• Performance isn’t its strong suit: The Snapdragon 650 processor in the Xperia X is a step below the Snapdragon 820 found in the Xperia X Performance, and that’s fair enough; the Xperia X Performance is meant to be the pinnacle of Sony’s flagship range. The issue is that, for an $899 smartphone, the Xperia X just isn’t that nippy. We hit instances of application lag in real life, and this was backed up by the Xperia X’s benchmark performance in Geekbench 3:
    Handset Geekbench 3 Single Core (higher is better) Geekbench 3 Multi Core (higher is better)
    Samsung Galaxy S7 Edge 2169 6446
    Huawei P9 1736 6357
    Samsung Galaxy S7 2156 6240
    Huawei Mate 8 1738 6092
    LG G5 2305 5243
    Sony Xperia X Performance 1988 5198
    Sony Xperia Z5 2076 5165
    Samsung Galaxy S6 Edge+ 1492 4893
    Samsung Galaxy S6 Edge 1324 4626
    Google Nexus 6P 1251 4597
    Samsung Galaxy S6 1347 4569
    HTC One X9 892 4558
    Apple iPhone SE 2538 4455
    Apple iPhone 6S 2540 4410
    Apple iPhone 6S Plus 2491 4391
    HTC 10 1942 4191
    Sony Xperia Z5 1358 4134
    Samsung Galaxy Note 5 1111 3686
    Sony Xperia X 1452 3499

    The Xperia Z5 – last year’s phone – outpaces the Xperia X, and that’s not a good thing.

    The same issue is present in gaming benchmarks, with the Xperia X being outperformed, often by quite a margin, by the rest of the premium or high mid-range smartphone pack:

    Handset 3DMark Ice Storm Unlimited Result
    LG G5 29597
    Apple iPhone SE 29276
    Samsung Galaxy S7 28903
    Samsung Galaxy S7 Edge 28402
    Apple iPhone 6s 28171
    HTC 10 27392
    Sony Xperia X Performance 26125
    Google Nexus 6P 24703
    Sony Xperia Z5 19197
    Samsung Galaxy S6 Edge Plus 17981
    Huawei Mate 8 17947
    HTC One X9 16877
    Sony Xperia X 16648
  • Front-mounted NFC: Like the Xperia X Performance and Xperia XA, Sony's opted to put the NFC chip on the front of the Xperia X. It points this out with a sticker, so you can't miss that it's there, but the problem with this is that for contactless payments such as Android Pay, it means you can't see the screen when you make a payment.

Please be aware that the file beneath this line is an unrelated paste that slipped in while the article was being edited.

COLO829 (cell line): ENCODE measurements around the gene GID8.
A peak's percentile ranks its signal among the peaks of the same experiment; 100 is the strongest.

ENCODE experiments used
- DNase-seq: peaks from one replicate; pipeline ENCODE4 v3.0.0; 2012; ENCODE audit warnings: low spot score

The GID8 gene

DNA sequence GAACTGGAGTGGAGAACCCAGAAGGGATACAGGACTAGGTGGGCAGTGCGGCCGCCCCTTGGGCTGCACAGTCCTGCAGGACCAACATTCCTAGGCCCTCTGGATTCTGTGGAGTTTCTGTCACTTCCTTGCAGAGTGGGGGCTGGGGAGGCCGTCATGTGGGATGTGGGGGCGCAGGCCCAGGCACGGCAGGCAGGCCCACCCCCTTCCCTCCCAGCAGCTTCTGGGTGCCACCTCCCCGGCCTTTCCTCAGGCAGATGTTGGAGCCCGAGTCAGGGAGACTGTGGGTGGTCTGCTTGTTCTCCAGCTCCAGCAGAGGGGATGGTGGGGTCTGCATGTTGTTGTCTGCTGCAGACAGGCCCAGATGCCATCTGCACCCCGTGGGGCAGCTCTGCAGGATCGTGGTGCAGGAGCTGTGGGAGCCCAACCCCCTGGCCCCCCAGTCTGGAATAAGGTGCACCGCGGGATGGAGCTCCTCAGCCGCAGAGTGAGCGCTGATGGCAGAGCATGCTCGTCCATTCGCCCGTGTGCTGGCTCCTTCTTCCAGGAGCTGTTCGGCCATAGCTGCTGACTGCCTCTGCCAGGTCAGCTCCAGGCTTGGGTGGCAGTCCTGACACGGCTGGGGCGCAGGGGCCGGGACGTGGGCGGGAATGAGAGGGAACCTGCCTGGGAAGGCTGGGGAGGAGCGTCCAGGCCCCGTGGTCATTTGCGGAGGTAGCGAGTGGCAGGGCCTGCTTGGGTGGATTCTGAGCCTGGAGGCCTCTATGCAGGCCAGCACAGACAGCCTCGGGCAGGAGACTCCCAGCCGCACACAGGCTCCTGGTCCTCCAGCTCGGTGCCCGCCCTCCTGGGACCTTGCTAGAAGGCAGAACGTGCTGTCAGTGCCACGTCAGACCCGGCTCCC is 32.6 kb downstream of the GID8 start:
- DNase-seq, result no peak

• Not quite mid-range pricing: The Xperia X sits between the Xperia X Performance and the Xperia XA, but its pricing suggests a much stronger lean towards the performance side of the equation. That’s a hard sell at this particular price point. Many of the competing flagships can be had outright at these kinds of prices, offering superior performance than the Xperia X can afford.


Who is it best suited for? What are my other options?

Sony has tried for a three tier strategy for the Xperia X series, with the Xperia XA as the budget alternative and the Xperia X Performance as the true "premium" phone. Unfortunately for the Xperia X that really does make it the difficult middle child, especially considering that $899 price tag. That kind of money could relatively easily pick you up the LG G5, HTC 10 or even appreciably close to the excellent Samsung Galaxy S7 if you can find a good deal.

There’s nothing hugely "wrong" with the Xperia X, but at $899 we’d want more for our money than the Xperia X can deliver. Sony’s nicely evolved its visual design processes with the X series phones, but beyond looking nice in the hand there just isn’t enough there in day to day use to get excited about.


Device Sony Xperia X
Screen size 5in
Storage 32GB
Weight 153g
Processor Snapdragon 650
Rear camera 23MP
Front camera 13MP
Battery 2,620mAh
Resolution 1920 x 1080
Display density 440ppi